Have you ever been tempted to try out some DIY home remedy or face mask that looks so effective and easy to do on social media? After all, most of them use natural ingredients, and everything natural will provide us with amazing benefits with little to no threats to safety for anyone – right?!
Unfortunately, no. An ingredient being ‘natural’ does not necessarily guarantee its safety. Any ingredient, whether natural or not, has the potential of causing irritation or reactions if your skin is sensitive to it.
We’ve compiled this list of ingredients commonly found in DIY home remedies and face masks that you should be really careful about putting on your face!
1. Lemon juice
Lemon juice is commonly used in many DIY home remedies for its brightening effect. However, it has a pH level of 2, which actually means that it is highly acidic.
Applying it directly on your skin can disrupt the skin’s acid mantle which has a natural pH level of 4 to 5. This could lead to the weakening of your skin protective layer, which may even cause dryness and flaking!
Did you also know that the oils in citrus fruits are potentially phototoxic? When exposed to direct sunlight, they may cause a burning sensation on your skin.
2. Baking soda / Bicarbonate of soda
Besides its main purpose in baking and cleaning, baking soda is commonly used for its exfoliating properties. At a pH level of 9, however, it is an extremely alkaline substance and is not a good mix for the skin’s natural pH level.
If you use this often and for a long time, it may lead to the disruption and weakening of the skin’s protective layer, causing it to be drier and more prone to infection.
Sugar is another popular ingredient in home masks. Since they are literally hard grains, rubbing them on your skin and/or lips can serve to abrade and slough off the topmost layer of dead skin cells.
However, because of its abrasive nature, people with sensitive or dry skin should be careful when using sugar in their skincare routine. Its harsh and uneven edges can create tiny micro-tears on the skin surface which may be invisible to the naked eye.
This can once again damage the skin protective layer and bring about unpleasant reactions such as inflammation and skin irritation.
4. Coconut oil
Many have testified that coconut oil is a must-have ingredient in their beauty regime. It moisturises and helps you achieve healthy and radiant looking skin at the same time.
However, we need to keep in mind that this does not apply to everyone. If you happen to have clogged pores, or acne-prone skin, you might want to be more cautious about using raw coconut oil on your skin.
Coconut oil is comedogenic, which means it’s very likely to clog pores and cause acne. Its occlusive and moisture-retaining properties, while helping in hydrating the skin, may aggravate acne for those who are particularly prone to these skin issues.
As a hair mask, it works wonders in providing moisture for your locks. As a face mask – not so much.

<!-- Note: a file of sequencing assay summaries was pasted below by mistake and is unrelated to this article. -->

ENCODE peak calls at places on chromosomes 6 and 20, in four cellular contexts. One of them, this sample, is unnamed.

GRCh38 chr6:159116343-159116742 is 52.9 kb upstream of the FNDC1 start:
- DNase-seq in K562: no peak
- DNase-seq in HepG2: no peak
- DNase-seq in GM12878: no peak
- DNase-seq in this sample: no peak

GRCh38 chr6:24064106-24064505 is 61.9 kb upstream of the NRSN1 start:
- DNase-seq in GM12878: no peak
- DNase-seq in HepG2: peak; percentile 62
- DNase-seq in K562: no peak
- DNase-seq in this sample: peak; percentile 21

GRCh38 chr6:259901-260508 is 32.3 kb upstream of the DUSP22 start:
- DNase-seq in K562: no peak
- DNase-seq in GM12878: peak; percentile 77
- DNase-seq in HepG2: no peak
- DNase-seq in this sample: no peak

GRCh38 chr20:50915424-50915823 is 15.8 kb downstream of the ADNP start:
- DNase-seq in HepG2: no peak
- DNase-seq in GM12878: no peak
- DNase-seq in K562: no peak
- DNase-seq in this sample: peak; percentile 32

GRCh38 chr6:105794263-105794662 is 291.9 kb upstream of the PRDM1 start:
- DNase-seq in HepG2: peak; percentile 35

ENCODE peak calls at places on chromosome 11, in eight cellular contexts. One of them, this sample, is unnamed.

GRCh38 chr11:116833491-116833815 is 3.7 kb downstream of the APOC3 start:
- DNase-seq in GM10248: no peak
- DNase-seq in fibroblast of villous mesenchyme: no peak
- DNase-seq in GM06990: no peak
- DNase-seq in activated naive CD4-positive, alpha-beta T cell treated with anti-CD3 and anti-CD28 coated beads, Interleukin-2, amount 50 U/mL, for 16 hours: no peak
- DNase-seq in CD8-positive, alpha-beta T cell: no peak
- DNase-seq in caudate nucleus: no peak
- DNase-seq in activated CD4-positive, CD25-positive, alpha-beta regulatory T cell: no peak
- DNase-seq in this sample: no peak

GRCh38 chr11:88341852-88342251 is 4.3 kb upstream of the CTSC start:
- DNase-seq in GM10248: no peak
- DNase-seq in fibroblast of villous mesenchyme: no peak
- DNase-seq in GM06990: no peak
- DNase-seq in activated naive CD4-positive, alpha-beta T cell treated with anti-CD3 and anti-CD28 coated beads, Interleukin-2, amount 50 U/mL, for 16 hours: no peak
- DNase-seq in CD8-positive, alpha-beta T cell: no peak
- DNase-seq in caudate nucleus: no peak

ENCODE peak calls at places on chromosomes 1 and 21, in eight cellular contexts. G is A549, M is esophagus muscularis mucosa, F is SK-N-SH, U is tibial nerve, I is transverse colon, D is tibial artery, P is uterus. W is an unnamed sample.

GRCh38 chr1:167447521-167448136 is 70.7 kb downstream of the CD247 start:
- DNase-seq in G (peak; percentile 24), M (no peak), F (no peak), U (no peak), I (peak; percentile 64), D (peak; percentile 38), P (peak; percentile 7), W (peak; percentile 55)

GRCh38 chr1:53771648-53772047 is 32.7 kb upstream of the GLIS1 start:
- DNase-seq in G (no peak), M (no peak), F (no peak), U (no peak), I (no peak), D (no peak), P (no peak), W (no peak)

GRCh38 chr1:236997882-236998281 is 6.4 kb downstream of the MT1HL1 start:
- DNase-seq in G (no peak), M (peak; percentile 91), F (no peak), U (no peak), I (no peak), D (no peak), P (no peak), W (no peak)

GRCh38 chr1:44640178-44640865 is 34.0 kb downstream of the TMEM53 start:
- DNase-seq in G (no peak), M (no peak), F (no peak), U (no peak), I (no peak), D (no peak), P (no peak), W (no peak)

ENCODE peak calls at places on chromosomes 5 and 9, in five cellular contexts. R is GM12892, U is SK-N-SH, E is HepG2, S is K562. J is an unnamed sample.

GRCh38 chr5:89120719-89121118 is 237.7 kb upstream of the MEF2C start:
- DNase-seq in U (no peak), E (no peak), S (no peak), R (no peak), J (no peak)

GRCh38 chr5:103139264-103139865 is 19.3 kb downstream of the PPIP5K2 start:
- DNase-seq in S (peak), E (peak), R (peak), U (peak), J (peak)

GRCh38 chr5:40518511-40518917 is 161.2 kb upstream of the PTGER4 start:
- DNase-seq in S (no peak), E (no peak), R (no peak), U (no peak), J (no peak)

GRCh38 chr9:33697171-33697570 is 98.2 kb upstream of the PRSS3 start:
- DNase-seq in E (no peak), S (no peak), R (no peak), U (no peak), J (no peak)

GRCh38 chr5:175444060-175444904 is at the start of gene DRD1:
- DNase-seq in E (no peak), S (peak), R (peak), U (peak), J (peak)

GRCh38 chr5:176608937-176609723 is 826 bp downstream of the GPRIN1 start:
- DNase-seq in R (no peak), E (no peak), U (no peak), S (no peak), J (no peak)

Similar to coconut oil, mayonnaise is an occlusive ingredient which may result in clogged pores and encouraged bacterial growth on the skin.
Cinnamon may have anti-bacterial properties, but there can be too much of a good thing. One should always exercise caution when applying this popular spice onto their face.
Applying too much cinnamon can result in skin irritation and burning sensations. This is even more likely to happen if you have sensitive skin.
7. Raw Eggs
We’ve heard so many good things about egg masks: it apparently helps to minimise the appearance of pores and to firm the skin. However, if you’re going to be using raw eggs in your mask, be extra careful about Salmonella contamination.
At some point or other, you would’ve heard about how infectious the bacteria Salmonella is. Other than posing serious health risks, it may also cause adverse reactions on the skin when combined with other ingredients.
8. Crushed up medications/supplements
Sometimes, skin problems may arise from the lack of certain nutrients in our body. That is why many people consume supplements orally.
Unfortunately, these beneficial properties don’t stay the same when you crush them and apply them topically on your skin. The chemical structures of oral supplements are usually designed to be absorbed via the stomach, rather than through the dermal layers. You may find yourself clogging up your pores instead of providing any tangible benefit to your skin.
While DIY home remedies and masks may be appealing for its affordability and simplicity, we should exercise care when it comes to applying anything on our faces.
Knowing your skin better is always a good step to take if you want to avoid unexpected breakouts. If you feel the need to, invest in an allergy patch test to find out exactly what ingredients you need to be avoiding on your skin.
Featured image from here.